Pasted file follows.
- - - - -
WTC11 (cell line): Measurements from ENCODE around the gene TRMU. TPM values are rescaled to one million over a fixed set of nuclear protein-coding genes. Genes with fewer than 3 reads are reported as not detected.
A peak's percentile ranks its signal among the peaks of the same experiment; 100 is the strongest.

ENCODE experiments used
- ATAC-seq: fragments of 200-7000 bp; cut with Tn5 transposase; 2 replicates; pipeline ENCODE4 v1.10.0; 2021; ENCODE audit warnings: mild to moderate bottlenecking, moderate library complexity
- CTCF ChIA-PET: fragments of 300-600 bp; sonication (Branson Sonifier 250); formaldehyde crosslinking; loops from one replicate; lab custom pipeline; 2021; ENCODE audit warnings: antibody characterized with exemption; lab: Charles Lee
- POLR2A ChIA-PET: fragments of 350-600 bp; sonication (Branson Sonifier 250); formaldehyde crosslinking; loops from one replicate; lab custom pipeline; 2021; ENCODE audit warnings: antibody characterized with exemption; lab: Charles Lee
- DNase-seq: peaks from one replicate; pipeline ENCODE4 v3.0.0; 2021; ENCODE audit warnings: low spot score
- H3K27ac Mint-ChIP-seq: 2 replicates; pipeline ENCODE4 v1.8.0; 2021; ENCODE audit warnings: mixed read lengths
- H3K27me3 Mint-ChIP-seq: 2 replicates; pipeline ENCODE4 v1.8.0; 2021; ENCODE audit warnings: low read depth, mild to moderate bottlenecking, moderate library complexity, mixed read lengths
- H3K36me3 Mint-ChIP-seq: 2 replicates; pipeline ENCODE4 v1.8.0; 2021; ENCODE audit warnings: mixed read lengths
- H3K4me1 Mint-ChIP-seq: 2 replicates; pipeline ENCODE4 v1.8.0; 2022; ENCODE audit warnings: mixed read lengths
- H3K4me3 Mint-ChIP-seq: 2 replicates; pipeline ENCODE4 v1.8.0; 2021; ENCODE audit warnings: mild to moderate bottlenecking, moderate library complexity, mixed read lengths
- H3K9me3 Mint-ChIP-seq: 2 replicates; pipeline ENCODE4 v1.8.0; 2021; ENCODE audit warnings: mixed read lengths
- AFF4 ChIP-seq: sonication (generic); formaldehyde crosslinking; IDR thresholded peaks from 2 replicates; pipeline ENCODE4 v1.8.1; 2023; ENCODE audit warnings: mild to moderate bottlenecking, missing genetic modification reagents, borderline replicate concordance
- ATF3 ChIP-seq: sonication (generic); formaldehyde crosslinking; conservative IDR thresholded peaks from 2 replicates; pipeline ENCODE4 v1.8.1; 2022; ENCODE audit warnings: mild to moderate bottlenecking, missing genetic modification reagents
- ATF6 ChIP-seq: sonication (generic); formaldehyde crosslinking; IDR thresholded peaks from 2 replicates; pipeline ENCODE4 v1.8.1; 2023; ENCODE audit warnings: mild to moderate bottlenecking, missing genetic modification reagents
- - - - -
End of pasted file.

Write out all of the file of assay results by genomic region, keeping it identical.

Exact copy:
WTC11 (cell line): Measurements from ENCODE around the gene TRMU. TPM values are rescaled to one million over a fixed set of nuclear protein-coding genes. Genes with fewer than 3 reads are reported as not detected.
A peak's percentile ranks its signal among the peaks of the same experiment; 100 is the strongest.

ENCODE experiments used
- ATAC-seq: fragments of 200-7000 bp; cut with Tn5 transposase; 2 replicates; pipeline ENCODE4 v1.10.0; 2021; ENCODE audit warnings: mild to moderate bottlenecking, moderate library complexity
- CTCF ChIA-PET: fragments of 300-600 bp; sonication (Branson Sonifier 250); formaldehyde crosslinking; loops from one replicate; lab custom pipeline; 2021; ENCODE audit warnings: antibody characterized with exemption; lab: Charles Lee
- POLR2A ChIA-PET: fragments of 350-600 bp; sonication (Branson Sonifier 250); formaldehyde crosslinking; loops from one replicate; lab custom pipeline; 2021; ENCODE audit warnings: antibody characterized with exemption; lab: Charles Lee
- DNase-seq: peaks from one replicate; pipeline ENCODE4 v3.0.0; 2021; ENCODE audit warnings: low spot score
- H3K27ac Mint-ChIP-seq: 2 replicates; pipeline ENCODE4 v1.8.0; 2021; ENCODE audit warnings: mixed read lengths
- H3K27me3 Mint-ChIP-seq: 2 replicates; pipeline ENCODE4 v1.8.0; 2021; ENCODE audit warnings: low read depth, mild to moderate bottlenecking, moderate library complexity, mixed read lengths
- H3K36me3 Mint-ChIP-seq: 2 replicates; pipeline ENCODE4 v1.8.0; 2021; ENCODE audit warnings: mixed read lengths
- H3K4me1 Mint-ChIP-seq: 2 replicates; pipeline ENCODE4 v1.8.0; 2022; ENCODE audit warnings: mixed read lengths
- H3K4me3 Mint-ChIP-seq: 2 replicates; pipeline ENCODE4 v1.8.0; 2021; ENCODE audit warnings: mild to moderate bottlenecking, moderate library complexity, mixed read lengths
- H3K9me3 Mint-ChIP-seq: 2 replicates; pipeline ENCODE4 v1.8.0; 2021; ENCODE audit warnings: mixed read lengths
- AFF4 ChIP-seq: sonication (generic); formaldehyde crosslinking; IDR thresholded peaks from 2 replicates; pipeline ENCODE4 v1.8.1; 2023; ENCODE audit warnings: mild to moderate bottlenecking, missing genetic modification reagents, borderline replicate concordance
- ATF3 ChIP-seq: sonication (generic); formaldehyde crosslinking; conservative IDR thresholded peaks from 2 replicates; pipeline ENCODE4 v1.8.1; 2022; ENCODE audit warnings: mild to moderate bottlenecking, missing genetic modification reagents
- ATF6 ChIP-seq: sonication (generic); formaldehyde crosslinking; IDR thresholded peaks from 2 replicates; pipeline ENCODE4 v1.8.1; 2023; ENCODE audit warnings: mild to moderate bottlenecking, missing genetic modification reagents